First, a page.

Governor Walz announced today that Minnesota will be under a Stay at Home plan from midnight Friday March 27, 2020 until Friday, April 10, 2020. It is similar to the Shelter in place plan in so many other states, so we can certainly learn best practices from our friends and families in other states.
What does that mean for Minnesota jobs, practically?
- If you work in a non-critical sector such as dining-in restaurants, bars, and health clubs, you can’t go into your job. Those businesses will continue to be closed until at least May 1, and those employees are eligible for a special unemployment insurance program.
- If you can do your job from home, you can do it no matter what industry you are in!
- Students will all be doing remote learning until at least May 4.
- If you work in a critical sector, you can go to work, and that is a wide leeway. In fact, 78% of Minnesotans work in critical industries. Critical jobs include health care (including Communities of Care), medical equipment and food, but they also include energy workers, heat, internet providers, legal, and clergy. It also includes liquor stores; I’ll just leave that there.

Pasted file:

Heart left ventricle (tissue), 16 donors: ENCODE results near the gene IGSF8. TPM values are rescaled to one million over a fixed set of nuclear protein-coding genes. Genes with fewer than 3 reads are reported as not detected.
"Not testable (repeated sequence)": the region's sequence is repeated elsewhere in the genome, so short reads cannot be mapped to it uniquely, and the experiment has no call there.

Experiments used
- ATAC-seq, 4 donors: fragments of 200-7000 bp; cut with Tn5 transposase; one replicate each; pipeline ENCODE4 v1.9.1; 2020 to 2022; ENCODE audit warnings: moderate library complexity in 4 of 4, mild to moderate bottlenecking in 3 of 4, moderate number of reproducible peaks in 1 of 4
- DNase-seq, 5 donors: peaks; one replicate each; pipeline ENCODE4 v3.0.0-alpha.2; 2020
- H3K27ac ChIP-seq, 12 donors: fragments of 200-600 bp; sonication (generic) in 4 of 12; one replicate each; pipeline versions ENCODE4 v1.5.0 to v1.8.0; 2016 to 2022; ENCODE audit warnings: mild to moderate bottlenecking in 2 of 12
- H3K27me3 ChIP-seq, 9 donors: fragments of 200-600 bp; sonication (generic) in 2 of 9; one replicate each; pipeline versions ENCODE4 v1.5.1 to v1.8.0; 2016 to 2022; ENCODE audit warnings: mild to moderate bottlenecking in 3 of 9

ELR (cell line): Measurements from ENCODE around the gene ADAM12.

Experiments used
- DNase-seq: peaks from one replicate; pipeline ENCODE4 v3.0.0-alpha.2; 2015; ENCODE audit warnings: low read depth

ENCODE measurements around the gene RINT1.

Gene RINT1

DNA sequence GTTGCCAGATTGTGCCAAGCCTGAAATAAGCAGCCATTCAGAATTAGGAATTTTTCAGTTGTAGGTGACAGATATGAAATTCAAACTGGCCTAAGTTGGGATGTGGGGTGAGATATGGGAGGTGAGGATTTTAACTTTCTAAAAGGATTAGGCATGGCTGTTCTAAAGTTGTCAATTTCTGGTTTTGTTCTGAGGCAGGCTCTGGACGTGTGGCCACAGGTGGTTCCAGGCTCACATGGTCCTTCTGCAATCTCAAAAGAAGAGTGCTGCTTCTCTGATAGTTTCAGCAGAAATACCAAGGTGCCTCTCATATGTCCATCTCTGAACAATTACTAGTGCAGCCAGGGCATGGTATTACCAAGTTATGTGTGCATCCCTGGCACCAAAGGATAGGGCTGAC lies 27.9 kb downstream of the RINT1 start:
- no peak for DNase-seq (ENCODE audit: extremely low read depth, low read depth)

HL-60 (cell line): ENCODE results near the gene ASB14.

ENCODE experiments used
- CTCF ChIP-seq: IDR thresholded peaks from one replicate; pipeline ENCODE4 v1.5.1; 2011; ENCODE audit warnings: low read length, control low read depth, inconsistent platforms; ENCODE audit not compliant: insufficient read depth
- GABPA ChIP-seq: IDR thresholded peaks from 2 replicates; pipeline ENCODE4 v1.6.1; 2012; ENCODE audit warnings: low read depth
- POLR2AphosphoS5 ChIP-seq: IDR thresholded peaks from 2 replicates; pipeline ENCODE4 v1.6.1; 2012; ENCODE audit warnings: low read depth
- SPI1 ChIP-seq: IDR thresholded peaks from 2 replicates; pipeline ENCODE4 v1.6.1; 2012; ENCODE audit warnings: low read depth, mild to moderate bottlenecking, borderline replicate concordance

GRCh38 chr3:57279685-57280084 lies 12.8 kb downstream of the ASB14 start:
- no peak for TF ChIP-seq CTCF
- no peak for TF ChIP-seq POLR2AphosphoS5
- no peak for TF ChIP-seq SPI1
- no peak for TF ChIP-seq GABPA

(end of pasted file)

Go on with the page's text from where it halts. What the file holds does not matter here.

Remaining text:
What does that mean for Minnesotan’s day to day life, practically?
- It means that you should stay in your house together with your household members, and not interact in close physical contact with people outside your household.
- However, we can all go out for essentials like groceries, doctor visits, and gasoline.
- We can also play outside in our yards and go for walks and bike rides. When you are out in your neighborhood, use 6 foot social distancing.
The reason for this plan at this time is that we have done a great job at social distancing (reducing 50% of contact) and we have slowed the curve of Covid-19 infections, but not enough. Stay at Home plan reduces contact by 80% and will slow infection rates faster. The reason for doing this is to buy time to make more ICUs and ventilators and medical supplies. It is very likely that the same number of people will get infected with Covid-19 by the time it is done, just over a longer period of time. That longer period of time means that there will be enough medical care for everyone who needs it when they need it. That means we will have fewer fatalities from Covid-19, and that’s a good reason.
So let’s get creative! Let’s learn how to cook, remember how to call each other, resurrect old hobbies, and most of all, let’s have some grace for each other in this time of new experiences. As Tim Benjamin, Executive Director & Editor-in-Chief of the Access Press, long-time advocate of the disability community, and champion of home care said in an email to me yesterday, “These are some crazy times. Will get through this one, and the next one, and the next one.” Indeed we will.